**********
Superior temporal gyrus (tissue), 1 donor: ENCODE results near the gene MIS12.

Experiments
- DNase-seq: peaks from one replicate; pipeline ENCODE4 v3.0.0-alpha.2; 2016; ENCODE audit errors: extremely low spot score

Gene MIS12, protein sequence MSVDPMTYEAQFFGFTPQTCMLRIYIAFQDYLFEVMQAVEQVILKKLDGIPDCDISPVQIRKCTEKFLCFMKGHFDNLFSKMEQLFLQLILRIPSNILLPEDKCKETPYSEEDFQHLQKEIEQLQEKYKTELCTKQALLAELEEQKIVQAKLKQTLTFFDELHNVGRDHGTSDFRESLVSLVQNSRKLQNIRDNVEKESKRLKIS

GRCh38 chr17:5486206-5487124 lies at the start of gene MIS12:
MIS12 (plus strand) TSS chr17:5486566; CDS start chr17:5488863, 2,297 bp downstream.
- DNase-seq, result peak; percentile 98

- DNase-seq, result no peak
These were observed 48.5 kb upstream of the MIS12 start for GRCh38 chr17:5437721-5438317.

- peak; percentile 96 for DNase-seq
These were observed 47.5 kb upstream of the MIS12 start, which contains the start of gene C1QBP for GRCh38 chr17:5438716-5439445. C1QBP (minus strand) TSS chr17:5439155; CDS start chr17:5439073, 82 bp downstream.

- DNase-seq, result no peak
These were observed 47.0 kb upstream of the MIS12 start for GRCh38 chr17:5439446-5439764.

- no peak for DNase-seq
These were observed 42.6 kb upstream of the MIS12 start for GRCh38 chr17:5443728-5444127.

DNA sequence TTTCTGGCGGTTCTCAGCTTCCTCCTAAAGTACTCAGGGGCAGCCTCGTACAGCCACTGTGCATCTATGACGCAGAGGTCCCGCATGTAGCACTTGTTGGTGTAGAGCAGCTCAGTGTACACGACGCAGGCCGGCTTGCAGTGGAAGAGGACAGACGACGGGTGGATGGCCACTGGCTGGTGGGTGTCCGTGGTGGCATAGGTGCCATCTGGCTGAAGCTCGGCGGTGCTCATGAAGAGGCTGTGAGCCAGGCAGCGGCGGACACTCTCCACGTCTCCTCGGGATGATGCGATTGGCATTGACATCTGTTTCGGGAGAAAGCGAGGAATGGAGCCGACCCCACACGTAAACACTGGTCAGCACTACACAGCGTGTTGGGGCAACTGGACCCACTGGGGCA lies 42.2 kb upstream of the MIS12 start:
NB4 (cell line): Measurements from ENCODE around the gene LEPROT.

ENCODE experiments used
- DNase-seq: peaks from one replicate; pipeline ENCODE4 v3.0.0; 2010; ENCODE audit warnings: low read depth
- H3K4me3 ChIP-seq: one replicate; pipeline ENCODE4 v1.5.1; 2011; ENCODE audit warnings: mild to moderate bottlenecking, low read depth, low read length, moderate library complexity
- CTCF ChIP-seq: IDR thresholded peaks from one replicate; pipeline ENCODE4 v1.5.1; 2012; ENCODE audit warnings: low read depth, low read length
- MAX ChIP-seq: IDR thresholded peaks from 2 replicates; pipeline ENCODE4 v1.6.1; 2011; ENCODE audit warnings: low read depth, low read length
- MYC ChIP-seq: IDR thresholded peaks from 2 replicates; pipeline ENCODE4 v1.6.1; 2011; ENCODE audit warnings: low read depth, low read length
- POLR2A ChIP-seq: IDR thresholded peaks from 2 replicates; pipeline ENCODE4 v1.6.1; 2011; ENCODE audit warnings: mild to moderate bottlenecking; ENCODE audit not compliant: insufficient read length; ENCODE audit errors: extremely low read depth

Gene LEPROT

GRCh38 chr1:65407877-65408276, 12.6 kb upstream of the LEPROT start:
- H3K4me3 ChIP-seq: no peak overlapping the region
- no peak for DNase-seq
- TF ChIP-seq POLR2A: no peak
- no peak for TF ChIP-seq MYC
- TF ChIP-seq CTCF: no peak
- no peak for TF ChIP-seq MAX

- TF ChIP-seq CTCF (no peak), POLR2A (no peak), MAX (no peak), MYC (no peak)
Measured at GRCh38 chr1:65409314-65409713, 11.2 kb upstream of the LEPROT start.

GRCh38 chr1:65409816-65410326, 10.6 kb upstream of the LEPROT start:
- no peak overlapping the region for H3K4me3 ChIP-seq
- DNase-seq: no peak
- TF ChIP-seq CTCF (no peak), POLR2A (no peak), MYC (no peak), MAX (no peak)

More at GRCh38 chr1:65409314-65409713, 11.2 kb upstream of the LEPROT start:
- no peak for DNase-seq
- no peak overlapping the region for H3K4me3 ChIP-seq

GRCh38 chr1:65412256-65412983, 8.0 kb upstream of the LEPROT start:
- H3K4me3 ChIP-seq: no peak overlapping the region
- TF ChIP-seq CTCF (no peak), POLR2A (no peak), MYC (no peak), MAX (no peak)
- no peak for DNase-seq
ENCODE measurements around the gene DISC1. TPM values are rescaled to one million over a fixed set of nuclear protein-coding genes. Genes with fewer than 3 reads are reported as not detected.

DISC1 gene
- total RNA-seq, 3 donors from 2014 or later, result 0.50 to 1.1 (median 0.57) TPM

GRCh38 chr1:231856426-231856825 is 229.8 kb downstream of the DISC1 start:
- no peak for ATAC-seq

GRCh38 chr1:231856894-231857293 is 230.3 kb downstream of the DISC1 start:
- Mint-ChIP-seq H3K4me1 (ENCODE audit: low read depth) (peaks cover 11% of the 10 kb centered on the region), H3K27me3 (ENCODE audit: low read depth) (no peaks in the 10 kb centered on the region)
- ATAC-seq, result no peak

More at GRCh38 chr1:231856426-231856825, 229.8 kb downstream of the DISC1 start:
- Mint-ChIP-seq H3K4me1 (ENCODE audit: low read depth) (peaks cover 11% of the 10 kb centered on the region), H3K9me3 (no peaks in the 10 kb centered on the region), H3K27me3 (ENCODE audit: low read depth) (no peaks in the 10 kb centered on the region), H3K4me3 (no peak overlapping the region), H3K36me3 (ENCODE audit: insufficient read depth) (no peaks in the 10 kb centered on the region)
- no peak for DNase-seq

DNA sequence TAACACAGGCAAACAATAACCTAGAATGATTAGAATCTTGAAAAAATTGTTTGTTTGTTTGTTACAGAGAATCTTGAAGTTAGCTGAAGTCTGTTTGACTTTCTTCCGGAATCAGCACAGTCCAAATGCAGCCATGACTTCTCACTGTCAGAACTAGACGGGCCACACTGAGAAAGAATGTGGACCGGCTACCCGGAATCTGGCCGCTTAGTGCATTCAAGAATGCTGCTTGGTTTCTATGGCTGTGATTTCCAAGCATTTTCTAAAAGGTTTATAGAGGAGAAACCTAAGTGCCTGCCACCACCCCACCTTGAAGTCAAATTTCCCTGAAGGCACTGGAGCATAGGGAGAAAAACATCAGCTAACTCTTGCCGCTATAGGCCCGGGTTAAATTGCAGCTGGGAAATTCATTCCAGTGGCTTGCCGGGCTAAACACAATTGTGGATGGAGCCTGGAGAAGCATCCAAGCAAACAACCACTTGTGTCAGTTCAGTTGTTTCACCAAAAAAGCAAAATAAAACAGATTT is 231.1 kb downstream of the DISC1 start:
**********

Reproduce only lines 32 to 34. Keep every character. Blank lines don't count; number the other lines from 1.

- no peak for TF ChIP-seq MAX

- TF ChIP-seq CTCF (no peak), POLR2A (no peak), MAX (no peak), MYC (no peak)
Measured at GRCh38 chr1:65409314-65409713, 11.2 kb upstream of the LEPROT start.